Winston reluctantly roused himself from his nap and I tacked him up.  Brett and Richard were busy moving furniture from the dining room into the garage so we were solo in the arena.  I tacked Winston up without incident and he stood quietly at the mounting block.  We walked past the dogs and he just flipped an ear in their direction.  As we rode next to the donkey pasture, Tuffy galloped up to the fence, bucked and raced in a circle.  Winston didn't care.

As we approached the dressage court, he balked.  He stopped and I felt his energy rise.  I wasn't sure if he was going to race backwards or buck but he sure as heck wasn't going to go forward, to the big dressage court, at the end of the property BY HIMSELF.  Brett called over to me to get off -- he could see the energy I was feeling.  Instead, I asked Brett to take the reins and walk us into the arena.  Winston was good with that... until Brett left.  We were alone -- horrors!  The energy and fear started building underneath me.  Winston is brave when I work with him on the ground but, for some reason, it doesn't translate well when I'm on his back.  I hopped off, grabbed the lunge line, and walked him to the far end of the arena.  He was unsure, but ready to trust me -- honestly, I think it has something to do with him being able to see me.  I worked him pretty hard just in case he was partly thinking he could get out of work.  Winston has a stubborn streak and you cannot win a battle with him.  It isn't my style to battle, but I needed him to trust me, respect me, and obey me.  When he was forward, obedient and relaxed we stopped.  I think we'll be riding with Mufasa a few more times until we try solo again.  He needs to be bored with the arena before we go in there alone.  I'm not interested in being bucked off again. It's not good for our relationship, for trust, or for my back.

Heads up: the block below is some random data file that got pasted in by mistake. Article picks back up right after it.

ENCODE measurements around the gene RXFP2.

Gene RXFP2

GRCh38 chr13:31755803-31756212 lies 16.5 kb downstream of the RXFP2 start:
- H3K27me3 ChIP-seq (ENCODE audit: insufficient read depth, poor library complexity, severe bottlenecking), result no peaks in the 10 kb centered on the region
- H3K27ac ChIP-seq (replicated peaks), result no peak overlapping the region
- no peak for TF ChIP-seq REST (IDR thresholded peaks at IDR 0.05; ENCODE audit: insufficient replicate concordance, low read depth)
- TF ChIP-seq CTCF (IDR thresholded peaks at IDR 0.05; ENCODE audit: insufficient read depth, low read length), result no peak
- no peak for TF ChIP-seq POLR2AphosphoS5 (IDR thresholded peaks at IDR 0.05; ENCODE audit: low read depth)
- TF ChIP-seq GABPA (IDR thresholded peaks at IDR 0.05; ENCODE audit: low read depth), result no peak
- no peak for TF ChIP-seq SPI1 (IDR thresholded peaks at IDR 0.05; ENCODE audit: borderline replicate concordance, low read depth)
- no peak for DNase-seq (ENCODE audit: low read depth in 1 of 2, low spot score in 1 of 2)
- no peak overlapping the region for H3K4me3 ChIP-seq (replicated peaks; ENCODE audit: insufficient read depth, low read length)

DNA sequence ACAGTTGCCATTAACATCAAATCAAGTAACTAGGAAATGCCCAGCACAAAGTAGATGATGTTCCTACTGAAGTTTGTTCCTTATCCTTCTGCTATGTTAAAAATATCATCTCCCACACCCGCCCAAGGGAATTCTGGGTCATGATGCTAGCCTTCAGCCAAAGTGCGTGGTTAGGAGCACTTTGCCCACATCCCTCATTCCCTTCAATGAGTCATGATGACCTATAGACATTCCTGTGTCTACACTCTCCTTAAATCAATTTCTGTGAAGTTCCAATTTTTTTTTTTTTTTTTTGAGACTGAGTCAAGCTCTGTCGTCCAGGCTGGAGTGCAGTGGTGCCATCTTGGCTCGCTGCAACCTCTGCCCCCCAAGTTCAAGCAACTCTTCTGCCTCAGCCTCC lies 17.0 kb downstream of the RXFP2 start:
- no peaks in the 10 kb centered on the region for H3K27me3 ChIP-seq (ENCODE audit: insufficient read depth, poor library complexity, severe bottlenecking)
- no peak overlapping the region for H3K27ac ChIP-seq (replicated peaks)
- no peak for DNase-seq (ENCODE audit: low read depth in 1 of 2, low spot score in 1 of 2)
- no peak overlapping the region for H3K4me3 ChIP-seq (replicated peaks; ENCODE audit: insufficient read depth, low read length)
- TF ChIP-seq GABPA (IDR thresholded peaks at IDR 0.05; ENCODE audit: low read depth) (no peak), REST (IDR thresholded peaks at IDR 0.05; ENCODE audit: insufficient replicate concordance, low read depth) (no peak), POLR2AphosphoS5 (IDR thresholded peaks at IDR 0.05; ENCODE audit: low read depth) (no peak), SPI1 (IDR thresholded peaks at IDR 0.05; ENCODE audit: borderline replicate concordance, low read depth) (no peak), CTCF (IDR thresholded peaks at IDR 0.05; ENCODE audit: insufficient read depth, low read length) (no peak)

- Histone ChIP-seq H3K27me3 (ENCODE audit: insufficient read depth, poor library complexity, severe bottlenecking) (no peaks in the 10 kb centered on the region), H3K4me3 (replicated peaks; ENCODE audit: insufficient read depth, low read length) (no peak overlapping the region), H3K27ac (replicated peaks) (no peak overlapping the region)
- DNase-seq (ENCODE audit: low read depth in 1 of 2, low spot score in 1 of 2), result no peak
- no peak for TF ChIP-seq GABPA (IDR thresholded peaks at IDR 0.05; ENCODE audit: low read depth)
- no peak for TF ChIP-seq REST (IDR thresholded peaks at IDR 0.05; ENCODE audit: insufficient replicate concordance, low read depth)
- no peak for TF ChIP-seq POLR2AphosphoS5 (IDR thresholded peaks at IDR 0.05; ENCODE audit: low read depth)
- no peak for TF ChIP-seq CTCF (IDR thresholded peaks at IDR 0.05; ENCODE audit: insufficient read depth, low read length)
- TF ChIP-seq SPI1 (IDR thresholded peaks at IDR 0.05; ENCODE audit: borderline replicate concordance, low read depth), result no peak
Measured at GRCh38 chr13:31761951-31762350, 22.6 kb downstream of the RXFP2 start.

Saturday, September 21, 2013

First Rain

I heard the rain start in the wee hours of the morning.  Thundering hooves woke me again into the dark pre-dawn.  I had planned to ride this morning, before the rain started.  Clearly the rain had arrived well ahead of schedule and plans would need to be altered.

I threw on a sweatshirt and my floppy gardening hat before starting the morning chores.  Even Brett wore a sweatshirt and it has to be very cold before he feels it.  Our jackets are still packed somewhere.  I did find a  box with my muck boots so my sneakers were spared the mud.

The rain has been steady all morning; not pounding and not softly drifting; it comes straight down in soft sheets.  The donkeys were in their run-in shed, warm and dry.  The goats called to us from the interior of their shelter.  The horses were standing under the grove of trees with the densest canopy.

Winston and Mufasa run laps every half hour or so.  Flash moved into the run-in shed where he is standing watching the others play and rest under the trees.  He has obviously taken control of the run-in shed and is not sharing.  The others don't seem to mind.

Brett's friend Richard arrived last evening.  He is staying for the weekend to help Brett with projects.  Richard was Brett's roommate in college and remains his closest friend.  They started in Camille's room where the ceiling fan was dangling, a casualty of the moving guy bringing in Camille's mattress.  After that, they fixed the fan in our bedroom.  They took an inventory of all the light bulbs that are missing and will make a trip to the hardware store to replace them.  The last project before lunch was taking out the built -in desk in the laundry room.  The laundry room is narrow with hardly enough room for the door to open.  We need the desk space for shoe storage and a bench.  They had the desk out in nothing flat despite it being very securely installed.

Meanwhile, I worked on packing up the kitchen and squirreling away paintings, ceramics and the items around the fireplace.